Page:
Heretofore, kids had played sandlot games in the pasture on Buzzy Lambert's farm, after shooing livestock and shoveling cow piles.
Townsfolk eyed the vacant lot behind New Windsor School, and erected a field on the cheap. Materials came from barnyards and back yards. A red snow fence, on loan from the county, circled the outfield. For a backstop, they strung turkey wire between discarded phone poles.
Home plate was a chunk of plywood until midsummer when the club could afford a rubber one. Parents cobbled together the team benches and refreshment stand. The feed store supplied bags of crushed lime, with which the Cubs lined the base paths, dribbling it out of rusty coffee cans.
After each game, a volunteer would drag the field, attaching an old bedspring to a pickup truck and circling the bases.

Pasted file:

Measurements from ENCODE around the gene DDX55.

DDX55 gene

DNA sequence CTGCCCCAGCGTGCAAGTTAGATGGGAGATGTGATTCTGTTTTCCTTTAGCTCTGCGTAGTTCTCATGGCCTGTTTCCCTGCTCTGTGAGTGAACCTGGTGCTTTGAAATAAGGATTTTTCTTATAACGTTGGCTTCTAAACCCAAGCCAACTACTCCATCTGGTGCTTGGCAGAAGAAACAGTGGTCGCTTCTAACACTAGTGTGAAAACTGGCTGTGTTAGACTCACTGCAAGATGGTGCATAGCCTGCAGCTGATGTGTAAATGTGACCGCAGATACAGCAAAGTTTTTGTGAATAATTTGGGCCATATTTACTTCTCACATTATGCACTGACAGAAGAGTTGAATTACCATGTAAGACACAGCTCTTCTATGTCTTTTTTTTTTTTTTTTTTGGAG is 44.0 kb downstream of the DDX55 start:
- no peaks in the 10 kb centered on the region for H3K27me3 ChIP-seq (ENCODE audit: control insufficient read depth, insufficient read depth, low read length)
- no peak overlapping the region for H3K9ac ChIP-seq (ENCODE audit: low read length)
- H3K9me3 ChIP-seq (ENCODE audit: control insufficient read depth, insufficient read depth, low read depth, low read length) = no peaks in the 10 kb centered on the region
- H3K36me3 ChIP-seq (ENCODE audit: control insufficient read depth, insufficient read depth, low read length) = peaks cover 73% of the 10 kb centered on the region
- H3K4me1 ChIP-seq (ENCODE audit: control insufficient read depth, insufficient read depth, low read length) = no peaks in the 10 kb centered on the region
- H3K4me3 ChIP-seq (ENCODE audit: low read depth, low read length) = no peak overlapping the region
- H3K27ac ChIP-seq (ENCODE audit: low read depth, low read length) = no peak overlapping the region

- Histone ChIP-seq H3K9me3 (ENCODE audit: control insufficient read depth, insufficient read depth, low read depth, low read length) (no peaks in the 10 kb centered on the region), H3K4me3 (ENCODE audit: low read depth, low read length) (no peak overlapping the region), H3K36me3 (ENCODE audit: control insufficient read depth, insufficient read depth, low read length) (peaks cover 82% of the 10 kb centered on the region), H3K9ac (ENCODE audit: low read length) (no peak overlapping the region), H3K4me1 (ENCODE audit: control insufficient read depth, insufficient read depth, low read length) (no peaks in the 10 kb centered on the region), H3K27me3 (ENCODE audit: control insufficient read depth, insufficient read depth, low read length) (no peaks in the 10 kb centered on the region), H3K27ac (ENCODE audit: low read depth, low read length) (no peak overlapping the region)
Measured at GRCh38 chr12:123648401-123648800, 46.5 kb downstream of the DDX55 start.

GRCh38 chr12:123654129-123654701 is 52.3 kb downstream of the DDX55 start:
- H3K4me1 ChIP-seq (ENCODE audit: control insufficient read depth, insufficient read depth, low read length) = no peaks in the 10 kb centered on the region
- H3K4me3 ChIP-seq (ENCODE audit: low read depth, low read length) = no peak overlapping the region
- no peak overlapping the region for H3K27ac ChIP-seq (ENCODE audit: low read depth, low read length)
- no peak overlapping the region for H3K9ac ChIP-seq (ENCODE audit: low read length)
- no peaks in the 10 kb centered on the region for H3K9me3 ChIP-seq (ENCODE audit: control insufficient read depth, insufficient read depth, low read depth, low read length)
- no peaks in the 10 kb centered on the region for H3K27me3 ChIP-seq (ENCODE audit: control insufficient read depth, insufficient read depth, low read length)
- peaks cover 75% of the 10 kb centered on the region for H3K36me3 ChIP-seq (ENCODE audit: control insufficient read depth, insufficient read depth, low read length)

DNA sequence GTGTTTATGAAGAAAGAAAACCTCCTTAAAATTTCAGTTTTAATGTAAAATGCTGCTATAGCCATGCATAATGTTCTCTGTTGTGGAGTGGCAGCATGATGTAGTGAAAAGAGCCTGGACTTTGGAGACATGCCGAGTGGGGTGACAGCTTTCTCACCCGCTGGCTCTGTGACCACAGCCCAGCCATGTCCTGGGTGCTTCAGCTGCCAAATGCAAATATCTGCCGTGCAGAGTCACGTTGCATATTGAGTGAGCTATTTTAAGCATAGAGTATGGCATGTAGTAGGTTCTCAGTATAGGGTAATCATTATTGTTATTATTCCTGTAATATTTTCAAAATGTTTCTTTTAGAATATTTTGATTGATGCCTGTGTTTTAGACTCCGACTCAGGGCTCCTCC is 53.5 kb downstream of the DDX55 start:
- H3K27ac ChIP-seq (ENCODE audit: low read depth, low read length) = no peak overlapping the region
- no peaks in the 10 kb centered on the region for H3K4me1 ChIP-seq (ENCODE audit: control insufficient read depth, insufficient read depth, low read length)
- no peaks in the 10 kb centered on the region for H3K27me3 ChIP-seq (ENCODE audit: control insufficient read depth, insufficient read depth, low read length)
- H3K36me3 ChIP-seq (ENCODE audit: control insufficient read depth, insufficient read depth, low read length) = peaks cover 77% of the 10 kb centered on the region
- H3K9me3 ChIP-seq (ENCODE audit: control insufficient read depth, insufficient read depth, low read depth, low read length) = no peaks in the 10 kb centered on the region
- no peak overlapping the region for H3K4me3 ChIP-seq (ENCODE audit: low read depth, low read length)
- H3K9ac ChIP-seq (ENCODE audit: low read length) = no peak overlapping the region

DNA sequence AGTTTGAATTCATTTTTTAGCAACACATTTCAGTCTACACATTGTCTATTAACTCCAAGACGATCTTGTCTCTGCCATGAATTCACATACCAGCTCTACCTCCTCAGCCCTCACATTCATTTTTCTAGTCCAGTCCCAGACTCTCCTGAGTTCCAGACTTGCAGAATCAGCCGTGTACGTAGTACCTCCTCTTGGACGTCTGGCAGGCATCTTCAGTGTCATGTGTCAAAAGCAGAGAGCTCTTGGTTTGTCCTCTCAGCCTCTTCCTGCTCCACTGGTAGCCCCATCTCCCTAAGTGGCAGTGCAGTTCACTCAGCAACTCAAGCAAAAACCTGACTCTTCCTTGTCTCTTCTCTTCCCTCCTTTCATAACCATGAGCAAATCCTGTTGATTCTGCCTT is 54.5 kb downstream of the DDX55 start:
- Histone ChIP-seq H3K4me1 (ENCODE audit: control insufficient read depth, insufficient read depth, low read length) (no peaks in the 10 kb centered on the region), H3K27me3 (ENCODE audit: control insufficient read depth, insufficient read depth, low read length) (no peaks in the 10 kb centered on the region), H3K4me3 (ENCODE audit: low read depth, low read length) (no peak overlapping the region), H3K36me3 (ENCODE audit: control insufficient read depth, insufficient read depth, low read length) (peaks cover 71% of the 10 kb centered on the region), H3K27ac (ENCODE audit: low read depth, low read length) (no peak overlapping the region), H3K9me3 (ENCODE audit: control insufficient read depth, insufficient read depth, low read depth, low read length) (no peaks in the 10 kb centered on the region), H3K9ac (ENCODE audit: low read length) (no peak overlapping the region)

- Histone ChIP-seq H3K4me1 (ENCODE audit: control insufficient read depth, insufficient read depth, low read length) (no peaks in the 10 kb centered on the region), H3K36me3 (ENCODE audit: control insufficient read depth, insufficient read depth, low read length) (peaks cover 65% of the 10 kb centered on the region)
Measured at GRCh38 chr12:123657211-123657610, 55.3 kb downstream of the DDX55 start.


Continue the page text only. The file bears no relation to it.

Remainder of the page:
Shopkeepers chipped in to buy uniforms for the players. Cairns remembered the day they arrived: gray flannel outfits that shouted "CUBS" in bold blue letters.
"It was like Christmas morning to the fourth power," he said.
Having tried on the uniforms, no one wanted to take them off.
"Do you sleep in that thing?" his grandmother asked Schlee.
The shortstop smiles now, recalling the question. "I may have, once or twice," he said.
The Cubs breathed baseball. Never mind that, 40 miles to the east, the fledgling Orioles had just arrived in Baltimore.
"With our elevated egos, there was some thought in our minds that we were better than the Birds were," said second baseman Herb Weller.